• the overall vision for a modular scaled Scrum that spans the team, program/product/business unit, and enterprise levels
    • specific examples of different successful practices

You will not leave this course with a cookie-cutter answer for large-scale Scrum implementations. Instead, it will fundamentally change the way you think about agile processes within your organization and equip you to lead a thoughtful exploration of what the organization really needs from scaling Scrum.

This is part 1 of 2 in our Scrum at Scale series. 

 Scrum Inc.’s online courses are eligible for Scrum Alliance SEUs and PMI PDUs. See FAQ for details.

 Scrum-EntInfographic-FINAL7-crop

A pattern is a practice or process that has been observed to address a specific set of challenges in a defined context. Patterns have emerged because scrum is proscriptive about the goals of each part of the framework but says very little about how to meet those goals. As such, over the years common practices have emerged to help teams meet those goals in the face of known impediments. Much like a play out of a sports team’s playbook, patterns help teams react to change and set the stage for success.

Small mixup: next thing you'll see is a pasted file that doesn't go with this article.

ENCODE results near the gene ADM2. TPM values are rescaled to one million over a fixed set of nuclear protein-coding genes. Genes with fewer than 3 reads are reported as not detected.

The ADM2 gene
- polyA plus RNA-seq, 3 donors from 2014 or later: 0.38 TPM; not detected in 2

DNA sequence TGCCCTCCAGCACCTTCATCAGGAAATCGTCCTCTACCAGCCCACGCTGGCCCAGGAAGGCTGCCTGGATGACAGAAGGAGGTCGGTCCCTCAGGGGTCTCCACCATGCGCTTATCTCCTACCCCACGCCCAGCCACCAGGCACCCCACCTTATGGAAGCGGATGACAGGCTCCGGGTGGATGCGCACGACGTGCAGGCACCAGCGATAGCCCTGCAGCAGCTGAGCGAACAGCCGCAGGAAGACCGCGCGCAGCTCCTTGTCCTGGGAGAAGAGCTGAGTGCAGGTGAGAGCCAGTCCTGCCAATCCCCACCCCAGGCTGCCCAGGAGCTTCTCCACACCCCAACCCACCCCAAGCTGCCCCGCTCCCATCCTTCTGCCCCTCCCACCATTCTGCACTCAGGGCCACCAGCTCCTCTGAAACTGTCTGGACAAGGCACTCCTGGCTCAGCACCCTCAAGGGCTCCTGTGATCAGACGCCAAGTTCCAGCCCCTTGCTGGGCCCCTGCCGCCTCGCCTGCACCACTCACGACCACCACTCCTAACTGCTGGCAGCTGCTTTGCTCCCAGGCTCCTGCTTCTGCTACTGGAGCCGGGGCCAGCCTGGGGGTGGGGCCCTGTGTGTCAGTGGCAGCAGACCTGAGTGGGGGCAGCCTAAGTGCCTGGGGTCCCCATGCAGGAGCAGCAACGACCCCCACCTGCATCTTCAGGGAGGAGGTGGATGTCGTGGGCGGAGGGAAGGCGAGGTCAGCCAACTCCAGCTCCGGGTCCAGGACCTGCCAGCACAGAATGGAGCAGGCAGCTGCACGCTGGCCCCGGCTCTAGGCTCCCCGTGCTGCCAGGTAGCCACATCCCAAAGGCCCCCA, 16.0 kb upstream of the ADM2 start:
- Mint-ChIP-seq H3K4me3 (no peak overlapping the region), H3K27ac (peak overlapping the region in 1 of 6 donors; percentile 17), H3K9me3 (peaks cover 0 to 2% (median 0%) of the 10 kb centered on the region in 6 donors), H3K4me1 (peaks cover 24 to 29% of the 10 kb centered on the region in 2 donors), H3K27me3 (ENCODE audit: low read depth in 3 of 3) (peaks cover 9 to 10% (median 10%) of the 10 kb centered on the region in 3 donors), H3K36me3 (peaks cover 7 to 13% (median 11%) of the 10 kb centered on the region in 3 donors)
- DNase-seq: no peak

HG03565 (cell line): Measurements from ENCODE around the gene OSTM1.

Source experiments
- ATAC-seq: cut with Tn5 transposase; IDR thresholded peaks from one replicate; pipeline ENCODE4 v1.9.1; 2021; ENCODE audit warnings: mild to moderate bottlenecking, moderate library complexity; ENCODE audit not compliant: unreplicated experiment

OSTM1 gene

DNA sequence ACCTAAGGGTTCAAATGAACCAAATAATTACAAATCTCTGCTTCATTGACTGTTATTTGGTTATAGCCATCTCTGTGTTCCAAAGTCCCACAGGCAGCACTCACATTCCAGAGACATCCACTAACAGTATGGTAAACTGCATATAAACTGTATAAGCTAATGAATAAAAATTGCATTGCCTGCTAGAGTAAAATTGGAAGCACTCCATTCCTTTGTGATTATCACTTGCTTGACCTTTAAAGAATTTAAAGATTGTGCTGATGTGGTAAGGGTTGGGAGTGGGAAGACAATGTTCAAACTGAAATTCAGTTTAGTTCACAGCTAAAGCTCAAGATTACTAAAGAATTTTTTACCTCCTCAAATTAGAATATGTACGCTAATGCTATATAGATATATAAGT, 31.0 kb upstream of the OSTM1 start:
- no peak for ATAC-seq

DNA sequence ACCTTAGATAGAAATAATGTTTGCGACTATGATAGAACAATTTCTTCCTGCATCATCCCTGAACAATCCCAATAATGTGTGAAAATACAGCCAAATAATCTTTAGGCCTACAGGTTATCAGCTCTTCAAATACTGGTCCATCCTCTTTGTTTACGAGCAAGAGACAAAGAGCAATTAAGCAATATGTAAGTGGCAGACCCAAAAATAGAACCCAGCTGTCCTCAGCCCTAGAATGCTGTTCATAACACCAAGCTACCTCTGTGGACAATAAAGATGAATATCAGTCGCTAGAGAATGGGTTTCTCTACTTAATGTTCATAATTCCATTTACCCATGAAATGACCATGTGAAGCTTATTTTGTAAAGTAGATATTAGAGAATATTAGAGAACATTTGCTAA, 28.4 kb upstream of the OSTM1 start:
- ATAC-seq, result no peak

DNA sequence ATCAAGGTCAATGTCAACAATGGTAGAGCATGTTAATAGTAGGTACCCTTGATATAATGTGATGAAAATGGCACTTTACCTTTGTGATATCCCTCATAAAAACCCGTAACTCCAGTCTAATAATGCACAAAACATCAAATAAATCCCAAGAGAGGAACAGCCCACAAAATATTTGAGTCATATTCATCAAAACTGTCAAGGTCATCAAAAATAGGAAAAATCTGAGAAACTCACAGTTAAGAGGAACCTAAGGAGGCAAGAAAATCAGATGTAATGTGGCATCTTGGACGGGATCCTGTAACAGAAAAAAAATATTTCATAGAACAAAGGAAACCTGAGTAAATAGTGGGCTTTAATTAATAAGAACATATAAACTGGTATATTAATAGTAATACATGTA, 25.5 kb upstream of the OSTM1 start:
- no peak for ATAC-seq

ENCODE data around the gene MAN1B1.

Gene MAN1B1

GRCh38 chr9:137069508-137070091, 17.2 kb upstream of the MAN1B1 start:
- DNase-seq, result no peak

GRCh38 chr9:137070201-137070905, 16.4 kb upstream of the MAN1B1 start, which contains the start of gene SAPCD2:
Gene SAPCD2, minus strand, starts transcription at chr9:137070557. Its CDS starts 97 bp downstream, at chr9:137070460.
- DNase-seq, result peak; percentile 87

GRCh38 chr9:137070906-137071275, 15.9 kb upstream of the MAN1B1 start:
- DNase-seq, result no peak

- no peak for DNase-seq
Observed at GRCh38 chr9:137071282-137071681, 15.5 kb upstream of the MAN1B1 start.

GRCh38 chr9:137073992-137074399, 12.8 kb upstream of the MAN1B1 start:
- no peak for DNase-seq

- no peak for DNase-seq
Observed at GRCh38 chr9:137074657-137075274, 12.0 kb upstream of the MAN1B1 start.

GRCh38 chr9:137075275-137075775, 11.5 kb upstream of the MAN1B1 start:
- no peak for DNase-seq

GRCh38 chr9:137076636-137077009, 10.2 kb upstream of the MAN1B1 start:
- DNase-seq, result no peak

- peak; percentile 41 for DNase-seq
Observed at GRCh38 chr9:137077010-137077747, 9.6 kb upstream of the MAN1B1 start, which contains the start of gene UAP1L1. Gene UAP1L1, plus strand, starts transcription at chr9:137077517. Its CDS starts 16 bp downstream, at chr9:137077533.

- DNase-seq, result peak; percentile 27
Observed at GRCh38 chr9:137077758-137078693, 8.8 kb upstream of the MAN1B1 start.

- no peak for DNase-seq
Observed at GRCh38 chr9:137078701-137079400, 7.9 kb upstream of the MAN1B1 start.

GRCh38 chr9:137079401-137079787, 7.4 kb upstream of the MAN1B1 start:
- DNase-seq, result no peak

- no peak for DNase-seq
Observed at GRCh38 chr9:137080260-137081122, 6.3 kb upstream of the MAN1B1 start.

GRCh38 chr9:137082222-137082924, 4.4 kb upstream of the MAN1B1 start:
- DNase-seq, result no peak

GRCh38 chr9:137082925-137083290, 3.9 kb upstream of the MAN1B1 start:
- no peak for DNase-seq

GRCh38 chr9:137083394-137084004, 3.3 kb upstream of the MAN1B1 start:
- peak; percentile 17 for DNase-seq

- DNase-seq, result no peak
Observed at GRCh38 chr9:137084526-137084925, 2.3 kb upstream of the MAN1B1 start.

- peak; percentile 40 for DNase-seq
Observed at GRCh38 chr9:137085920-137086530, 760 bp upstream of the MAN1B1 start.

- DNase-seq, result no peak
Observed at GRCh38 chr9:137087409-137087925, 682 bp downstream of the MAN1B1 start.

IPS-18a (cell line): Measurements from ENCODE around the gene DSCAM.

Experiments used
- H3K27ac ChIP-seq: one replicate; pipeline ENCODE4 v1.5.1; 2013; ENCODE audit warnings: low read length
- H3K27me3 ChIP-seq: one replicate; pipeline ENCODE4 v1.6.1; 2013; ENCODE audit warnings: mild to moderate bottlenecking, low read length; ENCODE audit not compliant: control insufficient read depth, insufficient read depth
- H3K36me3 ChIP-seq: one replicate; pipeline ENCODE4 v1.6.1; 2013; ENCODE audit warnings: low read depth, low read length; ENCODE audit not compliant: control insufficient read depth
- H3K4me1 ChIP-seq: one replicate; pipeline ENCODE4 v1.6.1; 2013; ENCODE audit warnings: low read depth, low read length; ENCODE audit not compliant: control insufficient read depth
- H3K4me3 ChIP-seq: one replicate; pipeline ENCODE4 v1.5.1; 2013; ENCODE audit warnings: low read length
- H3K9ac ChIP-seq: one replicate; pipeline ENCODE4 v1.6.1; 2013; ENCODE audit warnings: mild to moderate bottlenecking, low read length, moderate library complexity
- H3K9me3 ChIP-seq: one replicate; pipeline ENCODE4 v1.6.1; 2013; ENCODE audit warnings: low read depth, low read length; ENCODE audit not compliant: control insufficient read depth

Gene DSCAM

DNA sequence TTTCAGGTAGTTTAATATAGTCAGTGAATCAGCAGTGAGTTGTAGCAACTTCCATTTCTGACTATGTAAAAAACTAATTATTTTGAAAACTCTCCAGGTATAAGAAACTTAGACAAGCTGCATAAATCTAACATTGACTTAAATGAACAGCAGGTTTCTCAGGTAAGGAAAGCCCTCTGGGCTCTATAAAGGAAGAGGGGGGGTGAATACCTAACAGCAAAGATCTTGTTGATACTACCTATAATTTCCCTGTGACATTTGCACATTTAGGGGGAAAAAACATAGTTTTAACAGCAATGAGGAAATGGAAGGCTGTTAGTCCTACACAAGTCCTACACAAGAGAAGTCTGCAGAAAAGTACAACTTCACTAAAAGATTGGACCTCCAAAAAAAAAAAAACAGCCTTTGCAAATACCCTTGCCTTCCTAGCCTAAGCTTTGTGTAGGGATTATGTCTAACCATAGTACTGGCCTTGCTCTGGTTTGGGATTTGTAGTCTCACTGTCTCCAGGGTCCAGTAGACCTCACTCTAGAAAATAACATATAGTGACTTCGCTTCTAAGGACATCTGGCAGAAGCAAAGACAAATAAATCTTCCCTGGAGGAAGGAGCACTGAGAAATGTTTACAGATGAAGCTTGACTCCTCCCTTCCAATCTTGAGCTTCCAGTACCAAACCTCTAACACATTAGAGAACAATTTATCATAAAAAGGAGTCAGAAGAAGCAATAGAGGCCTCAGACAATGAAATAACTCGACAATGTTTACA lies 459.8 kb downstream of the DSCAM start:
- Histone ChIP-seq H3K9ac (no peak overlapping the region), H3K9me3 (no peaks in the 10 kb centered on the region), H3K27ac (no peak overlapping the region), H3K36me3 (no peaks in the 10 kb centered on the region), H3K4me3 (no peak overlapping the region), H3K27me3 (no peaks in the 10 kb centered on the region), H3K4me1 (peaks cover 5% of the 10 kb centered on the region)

Click here for scaling patterns and to submit yours

Back to All Topics


Read More

Points vs Hours

Points vs Hours

Estimation is a fundamental building block in Scrum. Without it Product Owners and Scrum Masters will struggle with securing a release date and showing velocity improvement. When adopting Scrum the tendency is to continue approximating in time. Unfortunately, reams of research shows that humans are inherently horrible at estimating in time. It turns out when we estimate jobs by how long they will take us to complete we have an error rate of 400%. 

So, how should we estimate? If we use relative sizing (small, medium, large,) our error rate drops to a more reasonable 50%.  This is why Scrum Inc.’s recommends to estimate the amount of effort it takes get a job done in points. Story points give more exact estimates, drastically reduce planning time and more accurately predict release dates. And, without points, calculating Velocity is impossible. Without Velocity, there is no way for a Team to inspect and adapt and continuously improve, which is the essence of Scrum. 

If your Team is still estimating in hours, stop and watch the online course below.

 Scrum Inc.’s online courses are eligible for Scrum Alliance SEUs and PMI PDUs. See FAQ for details.

Traditional estimation results in what is quite brilliantly termed “The Cone of Uncertainty.”  The graph shows that beginning estimates of work can range from 400 percent beyond the time actually taken to 25 percent of the time taken. The low and high estimates